$\displaystyle \int e^{\sqrt{x}} dx$
I will make the substitution $\displaystyle u=\sqrt{x}$. But if I do that, I always need to know what its derivative is, $\displaystyle u' = \frac{1}{2\sqrt{x}}$.
If you look into the integral this factor does not appear. So what do we do? We make it appear. Multiply the numerator and denominator by this expression:
$\displaystyle \int e^{\sqrt{x}}\cdot 2\sqrt{x} \cdot \frac{1}{2\sqrt{x}} dx$
Now if we use $\displaystyle u=\sqrt{x}$ then, $\displaystyle u'=\frac{1}{\sqrt{x}}$ which is good because it appears as a factor and $\displaystyle 2\sqrt{x} = 2u$.
Make the substitution,
$\displaystyle \int e^u \cdot 2u \cdot u' dx = \int 2u e^u du$.
You can now do this integral by parts.
i get it now
$\displaystyle \int \frac{1}{1-e^{2x}}dx$
$\displaystyle \int \frac{1 - e^{2x}+e^{2x}}{1-e^{2x}}dx$
$\displaystyle \int \frac{1-e^{2x}}{1-e^{2x}}dx + \frac{e^{2x}}{1-e^{2x}}dx$
$\displaystyle x + \int \frac{e^{2x}}{u} \frac{du}{-2e^{2x}}$
$\displaystyle x - \frac{1}{2}\ln(1-e^{2x}) +C $
but the integrator says
$\displaystyle x - \frac{1}{2}\ln(e^{2x}-1)$
hmm
just wanted to point out: isn't a sequence a function defined as $\displaystyle f: \mathbb{Z^{+}} \rightarrow A $ which means a sequence in the set $\displaystyle A $? So the codomain doesn't have to be $\displaystyle \mathbb{R} $ but can be an arbitrary set $\displaystyle A $? Actually $\displaystyle \mathbb{N} $ and $\displaystyle \mathbb{Z^{+}} $ are equivalent right? And a sequence is null when $\displaystyle \lim_{n \rightarrow \infty} f(n) = 0 $ when $\displaystyle \forall \epsilon \in \mathbb{R^{+}}, \exists N \in \mathbb{Z^{+}}, \forall n \in \mathbb{Z^{+}} (n \geq N \Rightarrow |f(n)| < \epsilon) $. Also, I like to think of functions as follows: pretend you have a box subdivided into smaller boxes. These smaller boxes represent the elements of the codomain, and the points in the boxes represent the elements of the domain. So a function orders the points in the smaller boxes.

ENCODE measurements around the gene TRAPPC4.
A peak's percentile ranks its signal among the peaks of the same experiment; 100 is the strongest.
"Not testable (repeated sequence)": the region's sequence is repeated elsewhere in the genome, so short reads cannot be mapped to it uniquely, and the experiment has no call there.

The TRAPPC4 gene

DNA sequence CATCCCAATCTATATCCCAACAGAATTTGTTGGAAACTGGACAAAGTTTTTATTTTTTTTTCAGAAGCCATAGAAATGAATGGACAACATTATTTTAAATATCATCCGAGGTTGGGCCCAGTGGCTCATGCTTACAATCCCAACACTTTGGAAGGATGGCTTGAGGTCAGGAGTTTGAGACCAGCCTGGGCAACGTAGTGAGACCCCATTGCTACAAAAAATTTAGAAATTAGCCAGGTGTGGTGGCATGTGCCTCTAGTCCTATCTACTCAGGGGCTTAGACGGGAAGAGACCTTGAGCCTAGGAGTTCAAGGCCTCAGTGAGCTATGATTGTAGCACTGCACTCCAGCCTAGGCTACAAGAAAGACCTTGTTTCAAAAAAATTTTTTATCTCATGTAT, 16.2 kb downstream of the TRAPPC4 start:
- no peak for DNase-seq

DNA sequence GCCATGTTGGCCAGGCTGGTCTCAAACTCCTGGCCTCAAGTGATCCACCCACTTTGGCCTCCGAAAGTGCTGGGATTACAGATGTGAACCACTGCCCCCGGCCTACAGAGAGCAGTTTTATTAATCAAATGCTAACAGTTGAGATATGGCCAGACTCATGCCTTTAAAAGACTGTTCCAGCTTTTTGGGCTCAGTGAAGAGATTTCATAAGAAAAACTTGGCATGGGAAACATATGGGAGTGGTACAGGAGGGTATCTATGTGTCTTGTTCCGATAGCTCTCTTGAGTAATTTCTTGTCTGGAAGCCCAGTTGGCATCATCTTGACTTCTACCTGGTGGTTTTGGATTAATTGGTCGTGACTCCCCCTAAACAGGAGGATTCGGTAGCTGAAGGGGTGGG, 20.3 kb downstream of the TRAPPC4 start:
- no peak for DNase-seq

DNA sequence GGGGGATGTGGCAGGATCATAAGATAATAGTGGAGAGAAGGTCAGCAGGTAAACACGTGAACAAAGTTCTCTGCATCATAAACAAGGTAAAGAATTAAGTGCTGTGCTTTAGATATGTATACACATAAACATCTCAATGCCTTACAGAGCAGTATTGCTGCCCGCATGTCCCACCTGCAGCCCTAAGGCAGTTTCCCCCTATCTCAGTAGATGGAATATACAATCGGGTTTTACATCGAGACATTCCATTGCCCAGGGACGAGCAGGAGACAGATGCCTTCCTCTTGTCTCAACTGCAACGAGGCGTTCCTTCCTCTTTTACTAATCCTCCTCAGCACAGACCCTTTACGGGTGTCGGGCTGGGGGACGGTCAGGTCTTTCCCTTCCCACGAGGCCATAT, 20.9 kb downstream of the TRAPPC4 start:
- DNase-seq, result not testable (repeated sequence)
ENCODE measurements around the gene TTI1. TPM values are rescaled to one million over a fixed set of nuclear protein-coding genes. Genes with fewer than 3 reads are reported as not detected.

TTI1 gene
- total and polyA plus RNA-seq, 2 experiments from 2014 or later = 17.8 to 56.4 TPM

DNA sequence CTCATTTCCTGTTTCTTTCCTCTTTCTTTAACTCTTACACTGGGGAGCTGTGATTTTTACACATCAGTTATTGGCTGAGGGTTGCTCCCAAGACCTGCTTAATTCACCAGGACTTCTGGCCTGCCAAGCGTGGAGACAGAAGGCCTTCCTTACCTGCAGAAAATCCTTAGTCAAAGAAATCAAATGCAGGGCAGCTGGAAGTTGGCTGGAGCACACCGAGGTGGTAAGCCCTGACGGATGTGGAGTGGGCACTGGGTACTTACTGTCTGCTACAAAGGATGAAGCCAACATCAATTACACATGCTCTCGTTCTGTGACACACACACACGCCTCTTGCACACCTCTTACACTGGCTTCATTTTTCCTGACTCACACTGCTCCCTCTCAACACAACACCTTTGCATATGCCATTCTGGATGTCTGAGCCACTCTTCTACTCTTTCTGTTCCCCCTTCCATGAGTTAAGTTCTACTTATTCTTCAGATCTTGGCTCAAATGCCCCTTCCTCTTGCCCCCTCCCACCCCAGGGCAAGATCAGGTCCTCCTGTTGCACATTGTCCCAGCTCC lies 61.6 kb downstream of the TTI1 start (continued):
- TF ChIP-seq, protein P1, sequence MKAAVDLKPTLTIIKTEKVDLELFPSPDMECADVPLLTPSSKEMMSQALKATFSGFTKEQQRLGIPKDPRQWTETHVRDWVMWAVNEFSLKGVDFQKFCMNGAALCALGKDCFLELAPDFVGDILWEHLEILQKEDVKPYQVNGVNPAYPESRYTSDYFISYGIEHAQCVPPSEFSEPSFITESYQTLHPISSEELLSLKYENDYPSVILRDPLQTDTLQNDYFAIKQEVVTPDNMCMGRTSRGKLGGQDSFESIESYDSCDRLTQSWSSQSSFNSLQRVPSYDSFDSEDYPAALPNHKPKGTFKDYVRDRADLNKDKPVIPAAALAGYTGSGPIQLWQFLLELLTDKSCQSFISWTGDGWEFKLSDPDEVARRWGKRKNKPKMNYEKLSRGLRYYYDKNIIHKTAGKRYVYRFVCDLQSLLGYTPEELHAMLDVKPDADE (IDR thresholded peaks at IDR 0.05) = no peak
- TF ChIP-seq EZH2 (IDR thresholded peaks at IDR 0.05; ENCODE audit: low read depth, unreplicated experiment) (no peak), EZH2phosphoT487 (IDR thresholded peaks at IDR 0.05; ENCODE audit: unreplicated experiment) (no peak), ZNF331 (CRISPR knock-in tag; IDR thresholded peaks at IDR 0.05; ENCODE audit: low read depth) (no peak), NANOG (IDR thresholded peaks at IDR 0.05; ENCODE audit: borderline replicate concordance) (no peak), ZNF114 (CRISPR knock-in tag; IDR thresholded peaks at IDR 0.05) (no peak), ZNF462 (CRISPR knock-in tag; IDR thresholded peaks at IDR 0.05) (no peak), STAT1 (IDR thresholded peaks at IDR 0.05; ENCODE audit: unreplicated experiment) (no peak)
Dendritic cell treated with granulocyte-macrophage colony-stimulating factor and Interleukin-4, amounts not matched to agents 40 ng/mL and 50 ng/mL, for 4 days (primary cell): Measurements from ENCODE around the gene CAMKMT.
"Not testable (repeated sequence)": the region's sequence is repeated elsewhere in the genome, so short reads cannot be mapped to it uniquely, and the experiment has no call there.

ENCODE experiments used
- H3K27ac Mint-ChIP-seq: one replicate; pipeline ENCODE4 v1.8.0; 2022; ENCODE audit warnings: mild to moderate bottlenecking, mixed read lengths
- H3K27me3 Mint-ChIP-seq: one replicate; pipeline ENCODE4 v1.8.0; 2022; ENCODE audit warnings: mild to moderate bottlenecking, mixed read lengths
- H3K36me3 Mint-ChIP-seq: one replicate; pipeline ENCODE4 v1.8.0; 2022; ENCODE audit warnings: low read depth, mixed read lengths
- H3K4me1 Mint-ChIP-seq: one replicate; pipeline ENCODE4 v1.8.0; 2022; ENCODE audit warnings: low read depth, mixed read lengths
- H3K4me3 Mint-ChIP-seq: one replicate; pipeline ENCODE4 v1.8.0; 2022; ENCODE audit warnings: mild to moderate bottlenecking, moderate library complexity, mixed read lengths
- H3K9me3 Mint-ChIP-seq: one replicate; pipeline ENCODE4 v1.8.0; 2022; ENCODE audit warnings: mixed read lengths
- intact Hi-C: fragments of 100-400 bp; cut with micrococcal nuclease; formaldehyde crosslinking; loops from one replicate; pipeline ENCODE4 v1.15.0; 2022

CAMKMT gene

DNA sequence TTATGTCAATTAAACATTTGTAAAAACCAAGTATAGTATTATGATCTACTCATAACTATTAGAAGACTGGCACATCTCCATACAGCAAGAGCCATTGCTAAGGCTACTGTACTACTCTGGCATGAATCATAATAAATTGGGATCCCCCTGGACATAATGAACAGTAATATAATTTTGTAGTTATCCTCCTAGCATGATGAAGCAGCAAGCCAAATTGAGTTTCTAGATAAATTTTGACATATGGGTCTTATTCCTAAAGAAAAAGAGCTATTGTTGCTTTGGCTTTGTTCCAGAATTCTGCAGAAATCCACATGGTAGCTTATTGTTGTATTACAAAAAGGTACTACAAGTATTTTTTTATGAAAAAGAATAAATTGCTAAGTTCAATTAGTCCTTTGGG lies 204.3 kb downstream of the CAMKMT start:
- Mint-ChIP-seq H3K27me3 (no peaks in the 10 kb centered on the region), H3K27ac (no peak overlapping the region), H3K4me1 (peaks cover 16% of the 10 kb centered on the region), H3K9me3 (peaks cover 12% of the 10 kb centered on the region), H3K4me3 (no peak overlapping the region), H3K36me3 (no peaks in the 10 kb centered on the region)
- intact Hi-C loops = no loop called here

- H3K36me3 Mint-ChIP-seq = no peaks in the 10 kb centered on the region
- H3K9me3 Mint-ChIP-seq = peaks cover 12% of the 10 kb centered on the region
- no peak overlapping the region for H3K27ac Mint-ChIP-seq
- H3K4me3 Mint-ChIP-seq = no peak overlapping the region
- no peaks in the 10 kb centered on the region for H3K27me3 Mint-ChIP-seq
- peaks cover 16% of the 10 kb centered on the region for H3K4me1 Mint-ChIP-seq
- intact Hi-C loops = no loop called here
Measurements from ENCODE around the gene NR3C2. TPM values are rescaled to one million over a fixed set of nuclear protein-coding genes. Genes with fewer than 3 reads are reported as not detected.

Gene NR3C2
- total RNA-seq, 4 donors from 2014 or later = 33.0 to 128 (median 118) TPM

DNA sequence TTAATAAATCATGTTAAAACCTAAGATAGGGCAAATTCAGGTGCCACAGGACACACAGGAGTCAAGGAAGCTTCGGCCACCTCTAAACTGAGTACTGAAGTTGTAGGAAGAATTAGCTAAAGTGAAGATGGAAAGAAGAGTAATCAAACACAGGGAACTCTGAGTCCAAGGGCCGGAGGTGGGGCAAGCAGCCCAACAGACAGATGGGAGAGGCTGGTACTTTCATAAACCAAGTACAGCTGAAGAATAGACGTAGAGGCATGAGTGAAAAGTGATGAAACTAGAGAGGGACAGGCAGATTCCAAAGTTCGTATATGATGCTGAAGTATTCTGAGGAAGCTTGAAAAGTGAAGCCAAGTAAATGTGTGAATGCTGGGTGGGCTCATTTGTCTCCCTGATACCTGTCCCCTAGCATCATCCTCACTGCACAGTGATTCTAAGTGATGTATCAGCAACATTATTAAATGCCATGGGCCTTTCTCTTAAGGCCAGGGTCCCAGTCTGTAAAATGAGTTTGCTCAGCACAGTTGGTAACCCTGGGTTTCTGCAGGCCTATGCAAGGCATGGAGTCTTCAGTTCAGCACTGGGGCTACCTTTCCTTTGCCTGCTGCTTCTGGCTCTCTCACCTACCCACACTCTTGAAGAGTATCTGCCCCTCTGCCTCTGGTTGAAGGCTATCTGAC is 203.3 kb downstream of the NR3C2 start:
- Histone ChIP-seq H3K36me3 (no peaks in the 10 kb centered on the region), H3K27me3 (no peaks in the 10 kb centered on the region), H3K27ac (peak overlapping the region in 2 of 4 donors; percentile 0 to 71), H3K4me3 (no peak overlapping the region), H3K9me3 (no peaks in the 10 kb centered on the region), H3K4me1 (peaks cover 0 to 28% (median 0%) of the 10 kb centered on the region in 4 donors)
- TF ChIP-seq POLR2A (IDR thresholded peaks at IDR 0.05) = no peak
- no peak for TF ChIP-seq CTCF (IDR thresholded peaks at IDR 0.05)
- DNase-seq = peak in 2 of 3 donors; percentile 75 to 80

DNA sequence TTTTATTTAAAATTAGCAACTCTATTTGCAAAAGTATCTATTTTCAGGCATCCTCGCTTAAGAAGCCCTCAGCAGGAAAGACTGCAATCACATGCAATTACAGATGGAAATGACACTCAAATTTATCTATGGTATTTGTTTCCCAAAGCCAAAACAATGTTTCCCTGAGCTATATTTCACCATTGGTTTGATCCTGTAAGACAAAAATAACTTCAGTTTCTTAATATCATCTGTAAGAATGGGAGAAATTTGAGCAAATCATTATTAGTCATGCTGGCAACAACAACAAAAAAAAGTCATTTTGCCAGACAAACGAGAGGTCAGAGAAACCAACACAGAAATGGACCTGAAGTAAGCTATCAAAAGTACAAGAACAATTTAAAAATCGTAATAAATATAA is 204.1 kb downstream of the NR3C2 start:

TPH, your notes are extremely thorough and detailed, and are an excellent source for anyone studying Calculus. I hope you don't mind that I added some of my "simpler" Calculus notes to this forum. Like yours, my notes are not meant for students taking Advanced Calculus courses such as Real Analysis. I hope I am not stepping on your toes!
that would be all good and well i believe. in fact, we encourage users to do things like that. that's why we have a mathwiki page (but it's not fully functional yet). as long as you're not "re-inventing the wheel" (that is, going over exactly the same stuff TPH covered, unless of course, you feel he left something out) i don't see why you can't post notes. you may want to do it in a different thread though, this is TPH's thread.
I believe the textbook
Introduction to Stochastic Calculus with Applications, 1st Edition
will be useful for you to study Mathematics
Good Luck and wish help for you.
hehe ^_^
On the off chance that TPH or some moderator is still attending responses to this thread--
Regarding elliptical integrals TPH dixit: "Now the problem is that this integral cannot be expressed in elementary functions (the standard functions) like I mentioned in the previous lecture that that sometimes happens. This problem was studied primarily by Abel and lead to something call Elliptic Functions. These are new types of functions that integrate this. I myself do not know what courses actually teach these functions, not because they are difficult but because it is unnecessary."
And elsewhere, regarding the integration of radicals (particularly the arclength formula):
"We did not discuss how to integrate that, it can be done. The types of functions used are hyperbolic functions, they are related to the exponental e^x function. But that is too advacned for us, and all we did was set up the integral."
I would like to look into these related matters a little more deeply. Can TPH or anyone recommend a text please?
No websites please, I've already been there.
Oh yes, and many thanks indeed to the author of this awesome thread.
you could write $\displaystyle k = -m$ where $\displaystyle m>0$ and consider the series $\displaystyle \sum_{n=0}^\infty \frac {mn}{n^2 + 1}$. By 2 it diverges. Hence the series $\displaystyle \sum_{n=0}^\infty \frac {kn}{n^2 + 1} = - \sum_{n=0}^\infty \frac {mn}{n^2 + 1}$ diverges.
Sorry, But this is wrong
You should prove that x dont equal to zero first
you cant devide by a variable If you dont prove it dont equal to 0
Substitute $\displaystyle u=\sqrt{x}$
then
$\displaystyle u^2 = x$
$\displaystyle dx=2udu$
$\displaystyle \int e^{\sqrt{x}} dx = 2 \int u e^{u} du$